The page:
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  1. We present Atacama Large Millimeter/submillimeter Array (ALMA) sub-kiloparsec- to kiloparsec-scale resolution observations of the [C II], CO (9–8), and OH+(11–01) lines along with their dust continuum emission toward the far-infrared (FIR) luminous quasar SDSS J231038.88+185519.7 atz = 6.0031, to study the interstellar medium distribution, the gas kinematics, and the quasar-host system dynamics. We decompose the intensity maps of the [C II] and CO (9–8) lines and the dust continuum with two-dimensional elliptical Sérsic models. The [C II] brightness follows a flat distribution with a Sérsic index of 0.59. The CO (9–8) line and the dust continuum can be fit with an unresolved nuclear component and an extended Sérsic component with a Sérsic index of ∼1, which may correspond to the emission from an active galactic nucleus dusty molecular torus and a quasar host galaxy, respectively. The different [C II] spatial distribution may be due to the effect of the high dust opacity, which increases the FIR background radiation on the [C II] line, especially in the galaxy center, significantly suppressing the [C II] emission profile. The dust temperature drops with distance from the center. The effective radius of the dust continuum is smaller than that of the line emission and the dust mass surface density, but is consistent with that of the star formation rate surface density. This may indicate that the dust emission is a less robust tracer of the dust and gas distribution but is a decent tracer of the obscured star formation activity. The OH+(11–01) line shows a P-Cygni profile with an absorption at ∼–400 km s−1, which may indicate an outflow with a neutral gas mass of (6.2 ± 1.2)×108Malong the line of sight. We employed a three-dimensional tilted ring model to fit the [C II] and CO (9–8) data cubes. The two lines are both rotation dominated and trace identical disk geometries and gas motions. This suggest that the [C II] and CO (9–8) gas are coplanar and corotating in this quasar host galaxy. The consistent circular velocities measured with [C II] and CO (9–8) lines indicate that these two lines trace a similar gravitational potential. We decompose the circular rotation curve measured from the kinematic model fit to the [C II] line into four matter components (black hole, stars, gas, and dark matter). The quasar-starburst system is dominated by baryonic matter inside the central few kiloparsecs. We constrain the black hole mass to be 2.97+0.51-0.77 × 109M; this is the first time that the dynamical mass of a black hole has been measured atz ∼ 6. This mass is consistent with that determined using the scaling relations from quasar emission lines. A massive stellar component (on the order of 109M) may have already existed when the Universe was only ∼0.93 Gyr old. The relations between the black hole mass and the baryonic mass of this quasar indicate that the central supermassive black hole may have formed before its host galaxy.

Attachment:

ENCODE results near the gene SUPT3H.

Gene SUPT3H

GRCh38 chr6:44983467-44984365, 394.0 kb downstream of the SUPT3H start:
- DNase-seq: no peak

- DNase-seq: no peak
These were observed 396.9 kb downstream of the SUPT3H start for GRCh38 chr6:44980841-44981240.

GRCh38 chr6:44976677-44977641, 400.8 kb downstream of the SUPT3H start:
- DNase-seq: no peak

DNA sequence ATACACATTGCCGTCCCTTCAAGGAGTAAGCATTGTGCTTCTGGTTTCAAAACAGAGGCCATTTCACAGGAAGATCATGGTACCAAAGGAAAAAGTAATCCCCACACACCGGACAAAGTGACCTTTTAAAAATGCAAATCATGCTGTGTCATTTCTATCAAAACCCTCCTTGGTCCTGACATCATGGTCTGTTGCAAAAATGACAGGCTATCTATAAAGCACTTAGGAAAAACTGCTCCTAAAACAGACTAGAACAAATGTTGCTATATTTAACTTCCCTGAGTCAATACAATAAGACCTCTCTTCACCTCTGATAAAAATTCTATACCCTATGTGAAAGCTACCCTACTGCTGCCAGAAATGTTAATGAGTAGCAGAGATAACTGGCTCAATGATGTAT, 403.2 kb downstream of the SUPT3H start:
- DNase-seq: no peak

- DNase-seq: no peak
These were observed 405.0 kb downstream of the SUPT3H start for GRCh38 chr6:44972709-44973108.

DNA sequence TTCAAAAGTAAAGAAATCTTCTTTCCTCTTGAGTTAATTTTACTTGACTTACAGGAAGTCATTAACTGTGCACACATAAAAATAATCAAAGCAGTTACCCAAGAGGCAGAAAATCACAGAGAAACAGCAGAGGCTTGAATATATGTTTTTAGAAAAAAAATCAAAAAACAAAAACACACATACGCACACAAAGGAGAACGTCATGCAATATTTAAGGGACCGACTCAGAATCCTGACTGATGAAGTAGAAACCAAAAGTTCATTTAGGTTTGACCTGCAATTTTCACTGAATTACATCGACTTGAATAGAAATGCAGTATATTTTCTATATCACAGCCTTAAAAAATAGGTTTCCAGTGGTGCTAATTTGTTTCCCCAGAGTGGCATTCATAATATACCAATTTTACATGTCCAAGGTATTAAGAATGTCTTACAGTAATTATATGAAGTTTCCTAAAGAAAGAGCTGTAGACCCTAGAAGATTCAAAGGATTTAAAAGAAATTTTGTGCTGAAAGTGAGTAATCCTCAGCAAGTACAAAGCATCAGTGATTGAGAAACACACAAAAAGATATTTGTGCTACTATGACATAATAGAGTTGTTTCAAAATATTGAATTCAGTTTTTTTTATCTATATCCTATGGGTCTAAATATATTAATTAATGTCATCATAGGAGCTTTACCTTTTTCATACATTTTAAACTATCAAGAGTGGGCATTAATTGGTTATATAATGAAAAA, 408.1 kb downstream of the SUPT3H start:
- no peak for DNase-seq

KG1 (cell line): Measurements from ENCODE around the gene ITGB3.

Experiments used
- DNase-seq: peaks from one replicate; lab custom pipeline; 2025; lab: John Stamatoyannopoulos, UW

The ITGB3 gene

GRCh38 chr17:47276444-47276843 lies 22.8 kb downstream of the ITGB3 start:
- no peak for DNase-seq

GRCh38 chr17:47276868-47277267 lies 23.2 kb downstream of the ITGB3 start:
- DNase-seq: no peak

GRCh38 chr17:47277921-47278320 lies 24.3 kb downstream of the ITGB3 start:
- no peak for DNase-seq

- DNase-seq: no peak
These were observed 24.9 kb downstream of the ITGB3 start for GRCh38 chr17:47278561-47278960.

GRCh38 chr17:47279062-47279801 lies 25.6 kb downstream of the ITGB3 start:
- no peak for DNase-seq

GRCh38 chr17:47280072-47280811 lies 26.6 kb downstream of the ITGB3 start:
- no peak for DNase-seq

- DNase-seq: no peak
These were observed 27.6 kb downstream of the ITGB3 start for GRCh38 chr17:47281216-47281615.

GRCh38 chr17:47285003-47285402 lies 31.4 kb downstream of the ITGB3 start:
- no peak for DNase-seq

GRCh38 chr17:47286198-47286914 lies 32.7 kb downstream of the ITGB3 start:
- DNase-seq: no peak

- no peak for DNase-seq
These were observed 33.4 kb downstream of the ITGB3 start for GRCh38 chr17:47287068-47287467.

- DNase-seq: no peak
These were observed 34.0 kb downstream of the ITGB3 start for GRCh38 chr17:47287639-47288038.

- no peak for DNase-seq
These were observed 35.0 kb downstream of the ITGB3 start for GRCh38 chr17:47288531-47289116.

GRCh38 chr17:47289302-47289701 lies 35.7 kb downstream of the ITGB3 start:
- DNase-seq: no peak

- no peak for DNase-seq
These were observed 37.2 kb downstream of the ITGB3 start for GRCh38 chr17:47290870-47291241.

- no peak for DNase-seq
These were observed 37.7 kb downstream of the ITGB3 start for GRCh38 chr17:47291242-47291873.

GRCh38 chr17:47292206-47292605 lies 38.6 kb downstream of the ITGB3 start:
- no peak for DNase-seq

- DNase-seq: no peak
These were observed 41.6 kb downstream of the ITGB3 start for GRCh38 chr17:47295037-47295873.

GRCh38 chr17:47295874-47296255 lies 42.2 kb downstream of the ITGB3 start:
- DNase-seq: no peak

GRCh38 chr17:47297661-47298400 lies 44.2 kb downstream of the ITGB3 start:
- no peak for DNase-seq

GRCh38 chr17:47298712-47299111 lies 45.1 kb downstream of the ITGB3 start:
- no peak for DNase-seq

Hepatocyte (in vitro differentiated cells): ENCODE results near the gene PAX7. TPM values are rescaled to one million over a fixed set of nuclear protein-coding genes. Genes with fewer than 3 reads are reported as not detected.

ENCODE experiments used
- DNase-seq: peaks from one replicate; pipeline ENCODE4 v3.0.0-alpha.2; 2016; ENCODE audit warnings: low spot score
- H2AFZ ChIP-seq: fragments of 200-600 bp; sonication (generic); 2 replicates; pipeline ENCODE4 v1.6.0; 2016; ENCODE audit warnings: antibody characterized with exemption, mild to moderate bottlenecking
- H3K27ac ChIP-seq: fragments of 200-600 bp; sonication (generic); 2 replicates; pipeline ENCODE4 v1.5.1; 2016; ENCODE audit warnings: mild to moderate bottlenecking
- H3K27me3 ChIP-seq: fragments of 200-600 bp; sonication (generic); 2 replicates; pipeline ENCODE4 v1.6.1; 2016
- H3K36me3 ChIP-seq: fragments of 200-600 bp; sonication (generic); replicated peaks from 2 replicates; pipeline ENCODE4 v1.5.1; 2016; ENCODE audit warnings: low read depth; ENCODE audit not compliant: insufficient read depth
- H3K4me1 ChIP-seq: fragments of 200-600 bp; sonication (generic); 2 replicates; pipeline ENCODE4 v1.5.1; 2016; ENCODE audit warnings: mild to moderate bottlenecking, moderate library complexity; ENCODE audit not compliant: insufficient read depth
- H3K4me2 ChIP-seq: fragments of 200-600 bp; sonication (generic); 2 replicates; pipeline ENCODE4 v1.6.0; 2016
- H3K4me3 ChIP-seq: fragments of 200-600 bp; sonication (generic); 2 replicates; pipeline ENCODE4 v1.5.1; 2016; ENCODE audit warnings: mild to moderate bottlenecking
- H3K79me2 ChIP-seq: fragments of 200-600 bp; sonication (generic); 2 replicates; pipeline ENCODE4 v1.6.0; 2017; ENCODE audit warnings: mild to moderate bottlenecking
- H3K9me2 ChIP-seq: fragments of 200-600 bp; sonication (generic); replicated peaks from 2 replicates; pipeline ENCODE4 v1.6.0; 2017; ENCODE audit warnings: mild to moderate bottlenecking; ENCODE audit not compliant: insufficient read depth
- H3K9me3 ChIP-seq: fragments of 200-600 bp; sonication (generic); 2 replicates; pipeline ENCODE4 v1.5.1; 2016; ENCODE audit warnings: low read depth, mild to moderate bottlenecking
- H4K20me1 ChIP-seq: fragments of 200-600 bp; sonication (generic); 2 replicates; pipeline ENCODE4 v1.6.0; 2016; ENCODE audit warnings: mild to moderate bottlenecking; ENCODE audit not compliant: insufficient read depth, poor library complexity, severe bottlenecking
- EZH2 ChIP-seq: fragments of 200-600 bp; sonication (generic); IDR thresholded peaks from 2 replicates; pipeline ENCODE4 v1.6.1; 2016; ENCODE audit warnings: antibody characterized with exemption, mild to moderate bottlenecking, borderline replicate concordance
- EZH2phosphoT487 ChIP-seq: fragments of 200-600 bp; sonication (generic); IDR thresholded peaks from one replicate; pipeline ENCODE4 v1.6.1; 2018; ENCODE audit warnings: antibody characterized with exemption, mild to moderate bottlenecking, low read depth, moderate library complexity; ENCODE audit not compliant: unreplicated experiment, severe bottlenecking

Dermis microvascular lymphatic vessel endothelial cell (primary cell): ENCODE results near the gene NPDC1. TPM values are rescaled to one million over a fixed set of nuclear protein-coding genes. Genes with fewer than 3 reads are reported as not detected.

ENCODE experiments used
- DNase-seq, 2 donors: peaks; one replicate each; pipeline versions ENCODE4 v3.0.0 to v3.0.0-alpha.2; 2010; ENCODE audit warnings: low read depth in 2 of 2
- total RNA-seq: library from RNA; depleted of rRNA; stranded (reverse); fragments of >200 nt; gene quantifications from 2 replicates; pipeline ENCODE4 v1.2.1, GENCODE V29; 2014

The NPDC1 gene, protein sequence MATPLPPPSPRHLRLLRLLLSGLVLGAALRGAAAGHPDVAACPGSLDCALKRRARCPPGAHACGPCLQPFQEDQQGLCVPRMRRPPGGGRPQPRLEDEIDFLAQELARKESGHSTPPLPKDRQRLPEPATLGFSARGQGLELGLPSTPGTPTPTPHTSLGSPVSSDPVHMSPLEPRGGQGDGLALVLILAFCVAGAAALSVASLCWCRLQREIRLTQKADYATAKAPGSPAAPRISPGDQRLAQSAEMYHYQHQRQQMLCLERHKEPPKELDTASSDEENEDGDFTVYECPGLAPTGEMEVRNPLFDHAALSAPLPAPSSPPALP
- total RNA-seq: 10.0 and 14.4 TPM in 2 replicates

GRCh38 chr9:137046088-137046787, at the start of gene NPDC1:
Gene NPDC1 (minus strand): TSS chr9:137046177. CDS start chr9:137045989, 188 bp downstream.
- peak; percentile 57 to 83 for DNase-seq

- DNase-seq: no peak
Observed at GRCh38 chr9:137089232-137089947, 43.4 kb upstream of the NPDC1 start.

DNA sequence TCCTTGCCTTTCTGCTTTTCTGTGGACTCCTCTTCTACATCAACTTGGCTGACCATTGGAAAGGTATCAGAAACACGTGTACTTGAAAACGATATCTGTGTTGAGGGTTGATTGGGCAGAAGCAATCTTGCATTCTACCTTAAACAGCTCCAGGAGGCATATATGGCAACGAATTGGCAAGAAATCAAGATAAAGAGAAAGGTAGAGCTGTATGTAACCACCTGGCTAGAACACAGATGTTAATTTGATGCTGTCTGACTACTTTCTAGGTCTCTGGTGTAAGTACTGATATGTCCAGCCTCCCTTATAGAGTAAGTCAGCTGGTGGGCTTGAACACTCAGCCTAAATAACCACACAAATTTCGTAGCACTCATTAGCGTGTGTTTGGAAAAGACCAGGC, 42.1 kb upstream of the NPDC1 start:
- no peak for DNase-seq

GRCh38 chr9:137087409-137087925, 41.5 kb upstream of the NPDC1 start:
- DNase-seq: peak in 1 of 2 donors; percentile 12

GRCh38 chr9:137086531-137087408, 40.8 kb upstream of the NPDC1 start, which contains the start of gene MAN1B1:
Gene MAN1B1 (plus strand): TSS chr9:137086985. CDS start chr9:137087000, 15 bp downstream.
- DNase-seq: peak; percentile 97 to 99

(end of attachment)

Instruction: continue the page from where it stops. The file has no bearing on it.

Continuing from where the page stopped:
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  2. We present Karl G. Jansky Very Large Array S - (2–4 GHz), C - (4–8 GHz), and X -band (8–12 GHz) continuum observations toward seven radio-loud quasars at z  > 5. This sample has previously been found to exhibit spectral peaks at observed-frame frequencies above ∼1 GHz. We also present upgraded Giant Metrewave Radio Telescope (uGMRT) band-2 (200 MHz), band-3 (400 MHz), and band-4 (650 MHz) radio continuum observations toward eight radio-loud quasars at z  > 5, selected from our previous GMRT survey, in order to sample their low-frequency synchrotron emission. Combined with archival radio continuum observations, all ten targets show evidence for spectral turnover. The turnover frequencies are ∼1–50 GHz in the rest frame, making these targets gigahertz-peaked-spectrum or high-frequency-peaker candidates. For the nine well-constrained targets with observations on both sides of the spectral turnover, we fit the entire radio spectrum with absorption models associated with synchrotron self-absorption and free-free absorption (FFA). Our results show that FFA in an external inhomogeneous medium can accurately describe the observed spectra for all nine targets, which may indicate an FFA origin for the radio spectral turnover in our sample. As for the complex spectrum of J114657.79+403708.6 at z  = 5.00 with two spectral peaks, it may be caused by multiple components (i.e., core-jet) and FFA by the high-density medium in the nuclear region. However, we cannot rule out the spectral turnover origin of variability. Based on our radio spectral modeling, we calculate the radio loudness R 2500 Å for our sample, which ranges from 12 −1 +1 to 674 −51 +61 .